As discussed previously, the question of "Down to what level should we monitor?" becomes a cost-benefit evaluation of how many resources we are willing to allocate to the task and how much uncertainty we are willing to accept. No independent assessment of monitoring requirements has been made of the detection and identification threshold required for treaty verification. In addition, no comprehensive evaluation has been made of the role of seismology in the larger picture of monitoring that includes photo reconnaissance, radiation sampling, and other intelligence gathering systems. As a result, assessments of required monitoring levels remain subjective. As we shall now discuss, these subjective assessments are, in turn, highly sensitive to the assumptions we make about the nuclear testing practices we wish to monitor.
A simple fission weapon will probably have an explosive yield of at least 10-30 kilotons.1 As seen in the following table, most first-time tests have been in this range:2
|Yield (in kilotons)|
|United States (7/16/45)||21|
For the initial test of a first generation nuclear weapon with a yield of 10 kilotons or greater, decoupling is not a credible scenario and therefore the monitoring of such activity is simple. Explosions of 10 kilotons or greater produce seismic signals of roughly magnitude 4.8. There are approximately 1,500 such events per year. These events can be readily detected and identified with present capabilities.
If we extend the monitoring requirement beyond the first-time tester to nations with advanced nuclear weapons, or assume that a more sophisticated nuclear weapon could be created or obtained, then the monitoring requirements become more extensive. For example, a one kiloton nuclear explosion creates a seismic signal with a magnitude of approximately 4.0. There are about 10,000 seismic events each year of magnitude four or greater. Even at this magnitude, however, there is little disagreement that all such events could be detected and identified readily with the networks of seismic stations that currently exist or are being installed.
If we extend the monitoring task further to a fraction of a kiloton, or assume that a country could decouple the explosion in a large underground cavity, the monitoring task becomes increasingly difficult. For example, if a country were able to decouple successfully a one kiloton explosion in a large underground cavity, the seismic signal generated by the explosion might be equivalent to 1/70 of a kiloton, or approximately 15 tons. A 15 ton explosion has a seismic magnitude of about 2.5. Although a detection threshold of magnitude 2.5 could be achieved, there are several hundreds of thousands of seismic events each year at or above that magnitude level. Even if discrimination was 99.9% accurate, there could still be many events that are not positively identified. Furthermore, at low magnitudes such as 2.5, one must not only distinguish possible small nuclear tests from earthquakes, but also from chemical explosions used for legitimate industrial purposes. In the United States, for example, there are hundreds of chemical explosions of approximately that size each month.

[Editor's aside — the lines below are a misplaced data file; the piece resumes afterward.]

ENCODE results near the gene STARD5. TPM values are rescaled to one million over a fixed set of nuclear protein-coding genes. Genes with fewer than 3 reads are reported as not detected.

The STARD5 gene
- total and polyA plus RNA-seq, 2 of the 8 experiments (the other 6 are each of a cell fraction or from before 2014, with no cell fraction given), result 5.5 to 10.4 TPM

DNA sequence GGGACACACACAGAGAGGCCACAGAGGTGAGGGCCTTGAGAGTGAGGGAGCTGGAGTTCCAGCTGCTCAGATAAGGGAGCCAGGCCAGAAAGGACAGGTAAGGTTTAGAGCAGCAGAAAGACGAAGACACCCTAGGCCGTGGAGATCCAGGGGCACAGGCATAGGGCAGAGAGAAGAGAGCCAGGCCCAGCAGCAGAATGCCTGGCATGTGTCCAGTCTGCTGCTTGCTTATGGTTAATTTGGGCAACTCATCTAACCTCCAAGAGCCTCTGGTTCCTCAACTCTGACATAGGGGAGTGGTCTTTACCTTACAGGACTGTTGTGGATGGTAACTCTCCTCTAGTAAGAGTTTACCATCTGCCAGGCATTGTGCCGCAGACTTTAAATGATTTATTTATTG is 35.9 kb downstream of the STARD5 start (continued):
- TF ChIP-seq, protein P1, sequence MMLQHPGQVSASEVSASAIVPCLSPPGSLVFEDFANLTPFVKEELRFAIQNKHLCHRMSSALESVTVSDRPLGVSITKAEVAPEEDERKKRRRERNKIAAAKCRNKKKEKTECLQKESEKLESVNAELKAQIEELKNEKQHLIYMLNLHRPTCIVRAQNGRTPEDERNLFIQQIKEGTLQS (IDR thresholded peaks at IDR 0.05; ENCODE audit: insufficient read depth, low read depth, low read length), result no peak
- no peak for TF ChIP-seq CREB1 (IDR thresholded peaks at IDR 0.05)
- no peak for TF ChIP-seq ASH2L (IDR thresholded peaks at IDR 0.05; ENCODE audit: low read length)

It should, however, be kept in mind that uncertainty in the monitoring system does not necessarily create opportunities to violate the treaty. As we shall see in the next section, the question of monitoring capability is very sensitive to how the question is asked. In particular, one must decide what are the required levels of confidence, and how credible various evasion scenarios are for different nations. As a result, assessments of verification limits are determined not only by technical calculations, but also by judgments about what constitute reasonable assumptions about deterrence, risks, and benefits.
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Return to:Chapter IV
Continue to:Chapter V, How Should We Evaluate Monitoring Requirements and Capability?